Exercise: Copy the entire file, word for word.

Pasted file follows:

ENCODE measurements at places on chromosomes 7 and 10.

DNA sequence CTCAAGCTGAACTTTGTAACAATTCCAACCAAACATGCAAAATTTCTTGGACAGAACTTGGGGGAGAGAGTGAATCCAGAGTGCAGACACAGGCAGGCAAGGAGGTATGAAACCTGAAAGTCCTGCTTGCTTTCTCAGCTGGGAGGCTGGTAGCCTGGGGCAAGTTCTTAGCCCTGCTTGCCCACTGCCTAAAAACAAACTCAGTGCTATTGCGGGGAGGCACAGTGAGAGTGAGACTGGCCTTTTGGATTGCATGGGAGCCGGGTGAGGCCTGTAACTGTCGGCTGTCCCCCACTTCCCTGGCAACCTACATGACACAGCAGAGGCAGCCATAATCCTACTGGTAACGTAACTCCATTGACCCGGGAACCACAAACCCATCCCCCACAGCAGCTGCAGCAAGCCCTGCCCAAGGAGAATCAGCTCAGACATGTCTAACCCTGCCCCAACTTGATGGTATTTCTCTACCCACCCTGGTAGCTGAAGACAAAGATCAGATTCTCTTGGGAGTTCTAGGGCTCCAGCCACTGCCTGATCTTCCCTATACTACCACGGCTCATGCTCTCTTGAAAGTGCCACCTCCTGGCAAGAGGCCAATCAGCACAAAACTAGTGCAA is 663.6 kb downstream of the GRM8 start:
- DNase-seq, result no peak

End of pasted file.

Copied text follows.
ENCODE measurements at places on chromosomes 7 and 10.

DNA sequence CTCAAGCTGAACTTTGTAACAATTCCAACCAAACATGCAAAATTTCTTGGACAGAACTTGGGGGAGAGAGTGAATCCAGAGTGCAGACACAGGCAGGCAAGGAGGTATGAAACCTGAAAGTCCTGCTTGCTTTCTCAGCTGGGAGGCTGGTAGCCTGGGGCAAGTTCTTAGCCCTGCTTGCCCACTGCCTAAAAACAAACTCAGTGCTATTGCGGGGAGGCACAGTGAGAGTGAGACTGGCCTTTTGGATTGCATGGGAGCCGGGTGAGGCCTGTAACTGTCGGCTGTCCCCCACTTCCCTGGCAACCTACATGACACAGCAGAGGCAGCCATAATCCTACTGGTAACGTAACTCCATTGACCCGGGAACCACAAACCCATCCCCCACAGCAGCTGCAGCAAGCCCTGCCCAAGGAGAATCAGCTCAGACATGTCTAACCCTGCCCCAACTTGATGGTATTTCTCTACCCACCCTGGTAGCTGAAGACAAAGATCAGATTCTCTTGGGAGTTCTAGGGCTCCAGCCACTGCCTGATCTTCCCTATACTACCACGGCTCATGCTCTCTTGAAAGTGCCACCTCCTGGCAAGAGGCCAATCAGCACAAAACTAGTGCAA is 663.6 kb downstream of the GRM8 start:
- DNase-seq, result no peak